By Danuta A. Nitecki, Eileen G. Abels
Severely acclaimed due to the fact its inception, "Advances in Librarianship" remains to be the basic reference resource for advancements within the box of libraries and library technology. Articles released within the serial have gained nationwide prizes, corresponding to the Blackwell North the United States Scholarship Award for the phenomenal 1994 monograph, article, or unique paper within the box of acquisitions, assortment, improvement, and comparable components of source improvement. All components of public, university, college, basic and secondary faculties, and designated libraries are given updated, severe research via specialists engaged within the perform of librarianship, in instructing, and in study.
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Extra info for Advances in Librarianship, Volume 29 (Advances in Librarianship)
While 76% of librarians in Harris’ study thought that library patrons should be taught how to use and access information, 87% thought that the best way to do so was as a normal part of the reference transaction, on a oneon-one basis (also noted by Bruce and Lampson, 2002; Wilson, 2003).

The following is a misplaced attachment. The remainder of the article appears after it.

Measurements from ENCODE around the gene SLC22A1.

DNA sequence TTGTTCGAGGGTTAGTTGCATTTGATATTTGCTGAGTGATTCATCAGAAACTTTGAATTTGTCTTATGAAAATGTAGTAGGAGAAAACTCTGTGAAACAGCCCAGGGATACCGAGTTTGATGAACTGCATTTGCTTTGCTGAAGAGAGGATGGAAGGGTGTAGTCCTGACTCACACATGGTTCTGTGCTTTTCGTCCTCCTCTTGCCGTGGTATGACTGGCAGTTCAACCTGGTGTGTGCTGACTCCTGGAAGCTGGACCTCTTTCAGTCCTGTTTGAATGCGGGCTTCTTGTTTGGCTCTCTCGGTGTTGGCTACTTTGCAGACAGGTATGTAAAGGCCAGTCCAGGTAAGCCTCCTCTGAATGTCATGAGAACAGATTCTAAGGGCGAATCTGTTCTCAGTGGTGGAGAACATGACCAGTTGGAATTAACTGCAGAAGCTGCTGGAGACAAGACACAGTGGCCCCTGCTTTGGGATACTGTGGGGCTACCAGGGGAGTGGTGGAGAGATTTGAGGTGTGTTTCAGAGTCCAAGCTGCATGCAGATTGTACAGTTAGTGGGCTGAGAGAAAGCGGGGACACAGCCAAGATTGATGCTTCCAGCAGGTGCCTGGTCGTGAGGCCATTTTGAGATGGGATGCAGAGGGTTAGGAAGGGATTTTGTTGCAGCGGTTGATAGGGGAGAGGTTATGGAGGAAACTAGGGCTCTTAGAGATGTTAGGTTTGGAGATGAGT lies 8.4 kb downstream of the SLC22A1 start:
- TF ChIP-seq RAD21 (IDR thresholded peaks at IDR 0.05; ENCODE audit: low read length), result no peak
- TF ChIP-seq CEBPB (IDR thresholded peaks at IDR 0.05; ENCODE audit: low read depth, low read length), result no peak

The reader hopes for a practical, positive diVerence in the experience of life’’ ( p. 77). Overall, then, it seems that the boundary between reading for pleasure and seeking information is far more permeable than has been thought of. Reading has a strong informing component no matter whether it is fiction or non-fiction works that are being read and thus we should remember that reading for pleasure warrants far more attention under the rubric of information-seeking than it has received to date.
Looking at the issue at another level, though, what about the actual act of reading fiction? Does reading fiction for pleasure inform the reader in the same way that reading for education or problem-solving does? Is reading fiction really just another form of information-seeking? The answer to that question is complex, perhaps even more complex than we might imagine. In a study of 194 adults who read extensively for pleasure, Catherine Ross (2000; 1999) has explored this question in some detail.
Advances in Librarianship, Volume 29 (Advances in Librarianship) by Danuta A. Nitecki, Eileen G. Abels